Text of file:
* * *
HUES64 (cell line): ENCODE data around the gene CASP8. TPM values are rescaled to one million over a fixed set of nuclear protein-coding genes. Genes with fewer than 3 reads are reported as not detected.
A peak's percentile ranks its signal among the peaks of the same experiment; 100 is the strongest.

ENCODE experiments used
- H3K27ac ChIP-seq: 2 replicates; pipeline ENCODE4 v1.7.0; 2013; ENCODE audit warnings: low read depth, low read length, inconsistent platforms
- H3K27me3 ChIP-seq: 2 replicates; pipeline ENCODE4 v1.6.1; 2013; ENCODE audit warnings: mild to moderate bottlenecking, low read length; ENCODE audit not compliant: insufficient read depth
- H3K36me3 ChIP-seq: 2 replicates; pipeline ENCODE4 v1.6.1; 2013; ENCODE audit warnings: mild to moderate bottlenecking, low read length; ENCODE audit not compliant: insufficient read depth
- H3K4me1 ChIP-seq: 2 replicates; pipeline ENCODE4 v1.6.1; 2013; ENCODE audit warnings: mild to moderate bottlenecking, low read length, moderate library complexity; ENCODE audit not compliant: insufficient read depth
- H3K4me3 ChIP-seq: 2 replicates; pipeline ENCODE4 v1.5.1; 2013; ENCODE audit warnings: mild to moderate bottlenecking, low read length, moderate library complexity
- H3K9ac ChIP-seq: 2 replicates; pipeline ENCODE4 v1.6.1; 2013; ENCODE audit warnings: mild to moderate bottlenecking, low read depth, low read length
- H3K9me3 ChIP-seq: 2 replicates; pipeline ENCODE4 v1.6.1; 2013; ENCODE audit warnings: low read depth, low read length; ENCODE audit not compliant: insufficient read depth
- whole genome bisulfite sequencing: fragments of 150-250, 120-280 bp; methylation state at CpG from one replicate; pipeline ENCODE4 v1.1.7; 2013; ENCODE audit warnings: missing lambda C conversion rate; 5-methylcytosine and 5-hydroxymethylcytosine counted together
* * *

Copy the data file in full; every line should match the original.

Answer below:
HUES64 (cell line): ENCODE data around the gene CASP8. TPM values are rescaled to one million over a fixed set of nuclear protein-coding genes. Genes with fewer than 3 reads are reported as not detected.
A peak's percentile ranks its signal among the peaks of the same experiment; 100 is the strongest.

ENCODE experiments used
- H3K27ac ChIP-seq: 2 replicates; pipeline ENCODE4 v1.7.0; 2013; ENCODE audit warnings: low read depth, low read length, inconsistent platforms
- H3K27me3 ChIP-seq: 2 replicates; pipeline ENCODE4 v1.6.1; 2013; ENCODE audit warnings: mild to moderate bottlenecking, low read length; ENCODE audit not compliant: insufficient read depth
- H3K36me3 ChIP-seq: 2 replicates; pipeline ENCODE4 v1.6.1; 2013; ENCODE audit warnings: mild to moderate bottlenecking, low read length; ENCODE audit not compliant: insufficient read depth
- H3K4me1 ChIP-seq: 2 replicates; pipeline ENCODE4 v1.6.1; 2013; ENCODE audit warnings: mild to moderate bottlenecking, low read length, moderate library complexity; ENCODE audit not compliant: insufficient read depth
- H3K4me3 ChIP-seq: 2 replicates; pipeline ENCODE4 v1.5.1; 2013; ENCODE audit warnings: mild to moderate bottlenecking, low read length, moderate library complexity
- H3K9ac ChIP-seq: 2 replicates; pipeline ENCODE4 v1.6.1; 2013; ENCODE audit warnings: mild to moderate bottlenecking, low read depth, low read length
- H3K9me3 ChIP-seq: 2 replicates; pipeline ENCODE4 v1.6.1; 2013; ENCODE audit warnings: low read depth, low read length; ENCODE audit not compliant: insufficient read depth
- whole genome bisulfite sequencing: fragments of 150-250, 120-280 bp; methylation state at CpG from one replicate; pipeline ENCODE4 v1.1.7; 2013; ENCODE audit warnings: missing lambda C conversion rate; 5-methylcytosine and 5-hydroxymethylcytosine counted together